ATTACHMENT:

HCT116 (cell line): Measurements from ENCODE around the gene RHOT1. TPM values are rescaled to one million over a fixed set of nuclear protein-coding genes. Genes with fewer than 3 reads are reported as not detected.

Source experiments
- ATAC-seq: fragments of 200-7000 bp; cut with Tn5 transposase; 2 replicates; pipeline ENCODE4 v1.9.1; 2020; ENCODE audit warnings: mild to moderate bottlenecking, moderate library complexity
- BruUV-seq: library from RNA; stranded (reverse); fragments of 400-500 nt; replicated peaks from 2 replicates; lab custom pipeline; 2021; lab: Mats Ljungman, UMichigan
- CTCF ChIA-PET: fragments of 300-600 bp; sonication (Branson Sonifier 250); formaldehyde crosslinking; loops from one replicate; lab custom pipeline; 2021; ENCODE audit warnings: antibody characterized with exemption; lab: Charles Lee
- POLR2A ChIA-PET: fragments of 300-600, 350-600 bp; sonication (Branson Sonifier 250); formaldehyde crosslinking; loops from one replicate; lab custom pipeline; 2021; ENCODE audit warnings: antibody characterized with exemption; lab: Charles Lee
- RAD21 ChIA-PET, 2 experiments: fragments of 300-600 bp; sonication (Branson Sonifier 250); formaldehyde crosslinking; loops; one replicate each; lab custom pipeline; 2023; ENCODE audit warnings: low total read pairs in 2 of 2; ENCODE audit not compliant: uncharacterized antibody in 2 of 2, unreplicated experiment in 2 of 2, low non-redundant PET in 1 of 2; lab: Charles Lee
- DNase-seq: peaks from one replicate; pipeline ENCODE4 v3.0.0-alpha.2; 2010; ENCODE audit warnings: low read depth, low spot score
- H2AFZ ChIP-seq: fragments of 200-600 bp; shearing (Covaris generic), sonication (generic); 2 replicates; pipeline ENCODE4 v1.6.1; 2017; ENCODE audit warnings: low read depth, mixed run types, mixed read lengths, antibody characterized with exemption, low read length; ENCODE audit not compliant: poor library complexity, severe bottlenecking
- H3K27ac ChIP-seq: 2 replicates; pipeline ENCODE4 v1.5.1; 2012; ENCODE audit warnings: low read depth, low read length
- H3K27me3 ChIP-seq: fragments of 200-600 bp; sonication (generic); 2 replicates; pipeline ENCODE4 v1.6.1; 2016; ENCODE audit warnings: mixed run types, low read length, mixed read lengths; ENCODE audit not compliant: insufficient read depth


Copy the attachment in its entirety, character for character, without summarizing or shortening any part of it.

HCT116 (cell line): Measurements from ENCODE around the gene RHOT1. TPM values are rescaled to one million over a fixed set of nuclear protein-coding genes. Genes with fewer than 3 reads are reported as not detected.

Source experiments
- ATAC-seq: fragments of 200-7000 bp; cut with Tn5 transposase; 2 replicates; pipeline ENCODE4 v1.9.1; 2020; ENCODE audit warnings: mild to moderate bottlenecking, moderate library complexity
- BruUV-seq: library from RNA; stranded (reverse); fragments of 400-500 nt; replicated peaks from 2 replicates; lab custom pipeline; 2021; lab: Mats Ljungman, UMichigan
- CTCF ChIA-PET: fragments of 300-600 bp; sonication (Branson Sonifier 250); formaldehyde crosslinking; loops from one replicate; lab custom pipeline; 2021; ENCODE audit warnings: antibody characterized with exemption; lab: Charles Lee
- POLR2A ChIA-PET: fragments of 300-600, 350-600 bp; sonication (Branson Sonifier 250); formaldehyde crosslinking; loops from one replicate; lab custom pipeline; 2021; ENCODE audit warnings: antibody characterized with exemption; lab: Charles Lee
- RAD21 ChIA-PET, 2 experiments: fragments of 300-600 bp; sonication (Branson Sonifier 250); formaldehyde crosslinking; loops; one replicate each; lab custom pipeline; 2023; ENCODE audit warnings: low total read pairs in 2 of 2; ENCODE audit not compliant: uncharacterized antibody in 2 of 2, unreplicated experiment in 2 of 2, low non-redundant PET in 1 of 2; lab: Charles Lee
- DNase-seq: peaks from one replicate; pipeline ENCODE4 v3.0.0-alpha.2; 2010; ENCODE audit warnings: low read depth, low spot score
- H2AFZ ChIP-seq: fragments of 200-600 bp; shearing (Covaris generic), sonication (generic); 2 replicates; pipeline ENCODE4 v1.6.1; 2017; ENCODE audit warnings: low read depth, mixed run types, mixed read lengths, antibody characterized with exemption, low read length; ENCODE audit not compliant: poor library complexity, severe bottlenecking
- H3K27ac ChIP-seq: 2 replicates; pipeline ENCODE4 v1.5.1; 2012; ENCODE audit warnings: low read depth, low read length
- H3K27me3 ChIP-seq: fragments of 200-600 bp; sonication (generic); 2 replicates; pipeline ENCODE4 v1.6.1; 2016; ENCODE audit warnings: mixed run types, low read length, mixed read lengths; ENCODE audit not compliant: insufficient read depth